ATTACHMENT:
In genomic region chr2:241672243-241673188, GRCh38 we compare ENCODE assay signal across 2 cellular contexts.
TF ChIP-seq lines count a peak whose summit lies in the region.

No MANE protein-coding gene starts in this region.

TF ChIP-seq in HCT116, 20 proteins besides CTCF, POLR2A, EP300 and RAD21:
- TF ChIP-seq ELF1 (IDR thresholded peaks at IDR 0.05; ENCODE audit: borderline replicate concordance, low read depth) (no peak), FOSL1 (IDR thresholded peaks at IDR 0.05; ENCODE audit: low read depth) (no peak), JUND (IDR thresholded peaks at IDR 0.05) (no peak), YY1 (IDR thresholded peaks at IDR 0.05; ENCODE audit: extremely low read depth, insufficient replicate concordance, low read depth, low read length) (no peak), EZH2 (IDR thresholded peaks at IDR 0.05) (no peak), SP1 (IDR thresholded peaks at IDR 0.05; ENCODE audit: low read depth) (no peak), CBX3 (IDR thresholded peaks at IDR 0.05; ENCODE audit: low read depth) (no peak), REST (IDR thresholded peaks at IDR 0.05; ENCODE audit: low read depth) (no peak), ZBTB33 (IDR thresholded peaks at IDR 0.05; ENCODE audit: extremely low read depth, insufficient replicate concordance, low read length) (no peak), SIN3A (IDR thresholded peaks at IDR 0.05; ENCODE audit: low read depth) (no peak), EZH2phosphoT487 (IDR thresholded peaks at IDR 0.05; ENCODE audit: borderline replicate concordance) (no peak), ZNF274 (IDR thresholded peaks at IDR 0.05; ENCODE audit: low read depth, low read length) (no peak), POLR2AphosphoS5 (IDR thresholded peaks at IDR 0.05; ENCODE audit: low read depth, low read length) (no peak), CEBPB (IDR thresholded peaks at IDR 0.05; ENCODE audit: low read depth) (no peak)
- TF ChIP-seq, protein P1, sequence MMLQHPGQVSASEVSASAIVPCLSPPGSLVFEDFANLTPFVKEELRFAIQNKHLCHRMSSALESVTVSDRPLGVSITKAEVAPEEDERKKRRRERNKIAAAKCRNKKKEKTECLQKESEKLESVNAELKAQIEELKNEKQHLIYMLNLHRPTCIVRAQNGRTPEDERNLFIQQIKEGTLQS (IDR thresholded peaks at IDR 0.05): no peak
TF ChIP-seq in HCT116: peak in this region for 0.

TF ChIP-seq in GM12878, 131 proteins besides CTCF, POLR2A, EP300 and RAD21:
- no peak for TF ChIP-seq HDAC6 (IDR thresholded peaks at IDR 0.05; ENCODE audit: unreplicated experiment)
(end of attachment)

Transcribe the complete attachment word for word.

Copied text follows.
In genomic region chr2:241672243-241673188, GRCh38 we compare ENCODE assay signal across 2 cellular contexts.
TF ChIP-seq lines count a peak whose summit lies in the region.

No MANE protein-coding gene starts in this region.

TF ChIP-seq in HCT116, 20 proteins besides CTCF, POLR2A, EP300 and RAD21:
- TF ChIP-seq ELF1 (IDR thresholded peaks at IDR 0.05; ENCODE audit: borderline replicate concordance, low read depth) (no peak), FOSL1 (IDR thresholded peaks at IDR 0.05; ENCODE audit: low read depth) (no peak), JUND (IDR thresholded peaks at IDR 0.05) (no peak), YY1 (IDR thresholded peaks at IDR 0.05; ENCODE audit: extremely low read depth, insufficient replicate concordance, low read depth, low read length) (no peak), EZH2 (IDR thresholded peaks at IDR 0.05) (no peak), SP1 (IDR thresholded peaks at IDR 0.05; ENCODE audit: low read depth) (no peak), CBX3 (IDR thresholded peaks at IDR 0.05; ENCODE audit: low read depth) (no peak), REST (IDR thresholded peaks at IDR 0.05; ENCODE audit: low read depth) (no peak), ZBTB33 (IDR thresholded peaks at IDR 0.05; ENCODE audit: extremely low read depth, insufficient replicate concordance, low read length) (no peak), SIN3A (IDR thresholded peaks at IDR 0.05; ENCODE audit: low read depth) (no peak), EZH2phosphoT487 (IDR thresholded peaks at IDR 0.05; ENCODE audit: borderline replicate concordance) (no peak), ZNF274 (IDR thresholded peaks at IDR 0.05; ENCODE audit: low read depth, low read length) (no peak), POLR2AphosphoS5 (IDR thresholded peaks at IDR 0.05; ENCODE audit: low read depth, low read length) (no peak), CEBPB (IDR thresholded peaks at IDR 0.05; ENCODE audit: low read depth) (no peak)
- TF ChIP-seq, protein P1, sequence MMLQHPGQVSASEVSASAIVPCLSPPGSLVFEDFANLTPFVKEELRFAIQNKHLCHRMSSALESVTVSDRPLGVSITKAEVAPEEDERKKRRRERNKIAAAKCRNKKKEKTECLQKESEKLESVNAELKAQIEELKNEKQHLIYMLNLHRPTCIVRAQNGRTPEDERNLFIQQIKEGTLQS (IDR thresholded peaks at IDR 0.05): no peak
TF ChIP-seq in HCT116: peak in this region for 0.

TF ChIP-seq in GM12878, 131 proteins besides CTCF, POLR2A, EP300 and RAD21:
- no peak for TF ChIP-seq HDAC6 (IDR thresholded peaks at IDR 0.05; ENCODE audit: unreplicated experiment)